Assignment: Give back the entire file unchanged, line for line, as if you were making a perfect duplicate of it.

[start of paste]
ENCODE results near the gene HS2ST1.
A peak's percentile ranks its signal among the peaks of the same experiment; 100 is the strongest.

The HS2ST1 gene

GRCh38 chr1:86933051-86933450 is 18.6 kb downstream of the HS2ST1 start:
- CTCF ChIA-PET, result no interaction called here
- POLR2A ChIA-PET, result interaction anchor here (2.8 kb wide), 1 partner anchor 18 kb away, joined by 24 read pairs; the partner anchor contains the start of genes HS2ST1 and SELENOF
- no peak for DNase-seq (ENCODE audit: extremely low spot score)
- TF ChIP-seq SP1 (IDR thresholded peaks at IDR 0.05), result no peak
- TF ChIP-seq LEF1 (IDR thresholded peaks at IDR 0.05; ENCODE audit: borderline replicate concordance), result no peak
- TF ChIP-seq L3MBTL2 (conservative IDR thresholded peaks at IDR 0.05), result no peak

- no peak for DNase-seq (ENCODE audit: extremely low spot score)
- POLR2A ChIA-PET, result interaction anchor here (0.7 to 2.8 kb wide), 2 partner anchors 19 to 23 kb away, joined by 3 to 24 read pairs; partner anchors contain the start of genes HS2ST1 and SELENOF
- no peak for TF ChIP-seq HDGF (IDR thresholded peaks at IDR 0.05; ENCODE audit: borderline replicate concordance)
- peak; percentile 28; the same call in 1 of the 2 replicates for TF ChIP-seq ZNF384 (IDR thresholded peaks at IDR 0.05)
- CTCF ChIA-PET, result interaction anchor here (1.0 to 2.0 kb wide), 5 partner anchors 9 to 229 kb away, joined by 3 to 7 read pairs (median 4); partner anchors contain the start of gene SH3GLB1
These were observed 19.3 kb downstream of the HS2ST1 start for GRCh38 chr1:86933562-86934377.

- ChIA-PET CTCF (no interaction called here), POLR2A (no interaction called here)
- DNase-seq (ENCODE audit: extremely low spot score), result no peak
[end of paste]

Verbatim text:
ENCODE results near the gene HS2ST1.
A peak's percentile ranks its signal among the peaks of the same experiment; 100 is the strongest.

The HS2ST1 gene

GRCh38 chr1:86933051-86933450 is 18.6 kb downstream of the HS2ST1 start:
- CTCF ChIA-PET, result no interaction called here
- POLR2A ChIA-PET, result interaction anchor here (2.8 kb wide), 1 partner anchor 18 kb away, joined by 24 read pairs; the partner anchor contains the start of genes HS2ST1 and SELENOF
- no peak for DNase-seq (ENCODE audit: extremely low spot score)
- TF ChIP-seq SP1 (IDR thresholded peaks at IDR 0.05), result no peak
- TF ChIP-seq LEF1 (IDR thresholded peaks at IDR 0.05; ENCODE audit: borderline replicate concordance), result no peak
- TF ChIP-seq L3MBTL2 (conservative IDR thresholded peaks at IDR 0.05), result no peak

- no peak for DNase-seq (ENCODE audit: extremely low spot score)
- POLR2A ChIA-PET, result interaction anchor here (0.7 to 2.8 kb wide), 2 partner anchors 19 to 23 kb away, joined by 3 to 24 read pairs; partner anchors contain the start of genes HS2ST1 and SELENOF
- no peak for TF ChIP-seq HDGF (IDR thresholded peaks at IDR 0.05; ENCODE audit: borderline replicate concordance)
- peak; percentile 28; the same call in 1 of the 2 replicates for TF ChIP-seq ZNF384 (IDR thresholded peaks at IDR 0.05)
- CTCF ChIA-PET, result interaction anchor here (1.0 to 2.0 kb wide), 5 partner anchors 9 to 229 kb away, joined by 3 to 7 read pairs (median 4); partner anchors contain the start of gene SH3GLB1
These were observed 19.3 kb downstream of the HS2ST1 start for GRCh38 chr1:86933562-86934377.

- ChIA-PET CTCF (no interaction called here), POLR2A (no interaction called here)
- DNase-seq (ENCODE audit: extremely low spot score), result no peak